The typical year by which the term of a Parliament is divided
The (usually) annual Parliamentary cycle, of which there will typically be several between General Elections.
Each Session is opened by the Sovereign (or, in exceptional circumstances, a representative of the Sovereign) in a ceremony called the 'State Opening of Parliament', where the Sovereign reads a speech outlining the legislation that Her Majesty's Government intends to introduce over the Session. Typically this occurs in June, though may vary due to the timing of General Elections.
The Session typically ends the following May with the prorogation of Parliament. Parliament is no longer in Session and cannot perform Parliamentary functions until the next State Opening.
No. If you assume that Parliament follows a typical school calendar, you'll be broadly correct.
Parliament will a long summer recesses, a 2 week recess each Christmas and Easter, and week recesses during half term. There is also a several week recess in September, when parties hold annual conferences. Except for the 13 days devoted to Private Members Bills, Parliament also does not sit on Fridays.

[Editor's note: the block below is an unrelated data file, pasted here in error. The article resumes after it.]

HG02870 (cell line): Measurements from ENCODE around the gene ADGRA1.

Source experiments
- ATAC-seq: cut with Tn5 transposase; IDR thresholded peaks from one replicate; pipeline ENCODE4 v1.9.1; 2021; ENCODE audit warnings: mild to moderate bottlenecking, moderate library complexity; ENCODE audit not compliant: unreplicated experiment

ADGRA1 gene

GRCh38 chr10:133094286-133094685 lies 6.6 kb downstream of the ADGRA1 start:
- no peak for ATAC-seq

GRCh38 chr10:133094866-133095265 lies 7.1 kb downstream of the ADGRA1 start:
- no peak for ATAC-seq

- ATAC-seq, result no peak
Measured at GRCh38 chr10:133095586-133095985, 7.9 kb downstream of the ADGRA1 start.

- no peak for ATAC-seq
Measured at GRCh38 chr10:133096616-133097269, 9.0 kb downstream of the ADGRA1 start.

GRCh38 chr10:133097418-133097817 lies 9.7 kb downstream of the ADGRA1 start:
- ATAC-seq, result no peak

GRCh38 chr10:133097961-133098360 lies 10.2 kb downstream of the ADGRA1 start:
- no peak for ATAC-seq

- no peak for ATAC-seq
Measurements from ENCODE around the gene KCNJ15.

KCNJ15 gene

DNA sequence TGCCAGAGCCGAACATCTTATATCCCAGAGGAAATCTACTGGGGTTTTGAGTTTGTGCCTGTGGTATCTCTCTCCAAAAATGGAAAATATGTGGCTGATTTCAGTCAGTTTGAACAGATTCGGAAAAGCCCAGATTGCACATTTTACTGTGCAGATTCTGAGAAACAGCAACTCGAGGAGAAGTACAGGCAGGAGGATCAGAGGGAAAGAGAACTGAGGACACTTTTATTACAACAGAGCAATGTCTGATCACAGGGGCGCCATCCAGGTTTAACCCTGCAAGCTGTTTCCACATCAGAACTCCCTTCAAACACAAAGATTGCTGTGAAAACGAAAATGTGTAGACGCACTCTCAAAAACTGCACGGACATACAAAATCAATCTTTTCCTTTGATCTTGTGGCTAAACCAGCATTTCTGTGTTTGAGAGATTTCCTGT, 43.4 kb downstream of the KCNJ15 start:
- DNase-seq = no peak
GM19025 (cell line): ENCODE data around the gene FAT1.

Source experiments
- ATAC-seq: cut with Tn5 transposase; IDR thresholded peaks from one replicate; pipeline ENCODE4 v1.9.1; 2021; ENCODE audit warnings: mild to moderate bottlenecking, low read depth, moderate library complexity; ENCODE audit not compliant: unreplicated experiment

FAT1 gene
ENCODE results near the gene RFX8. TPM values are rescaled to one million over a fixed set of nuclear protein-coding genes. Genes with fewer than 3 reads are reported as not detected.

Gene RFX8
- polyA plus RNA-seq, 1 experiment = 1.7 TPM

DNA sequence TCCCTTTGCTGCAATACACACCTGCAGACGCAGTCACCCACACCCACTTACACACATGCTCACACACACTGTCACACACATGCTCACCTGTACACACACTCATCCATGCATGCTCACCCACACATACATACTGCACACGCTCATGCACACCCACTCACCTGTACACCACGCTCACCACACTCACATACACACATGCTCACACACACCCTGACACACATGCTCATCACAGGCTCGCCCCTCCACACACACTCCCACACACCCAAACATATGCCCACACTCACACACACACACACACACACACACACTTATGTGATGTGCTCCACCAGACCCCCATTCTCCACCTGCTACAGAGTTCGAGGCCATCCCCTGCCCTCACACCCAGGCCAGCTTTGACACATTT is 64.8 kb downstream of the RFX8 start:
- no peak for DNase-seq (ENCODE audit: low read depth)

Parliament sits on around 170 of the c. 250 working days each year. MPs will stress that just because Parliament is not sitting, doesn't mean that MPs are not working, and most other national legislatures sit on even fewer days.
The Standing Orders of the House (the written rules of how Parliament operates) mandate a number of days be allocated to events during the year. Furthermore, there are conventions that expect a number of days debate for certain events that occur during the Session. The precise timing of the days not fixed by events are agreed between the party whips.
These pre-allocated days include:
The ending of the Session is called 'prorogation', and is announced by the Sovereign.
Sessions function as legislative 'gateposts' during the time of a Parliament. Any legislation that has not completed its passage by the prorogation of the Session is now removed from the list of active bills, with the exception of a few Government Bills that have applied for a 'carry over motion' that allows them to continue in the next Session.
The new Session starts with a clean slate for legislation, a new Queens Speech is delivered, new Private Members Bills may be tabled, and so on.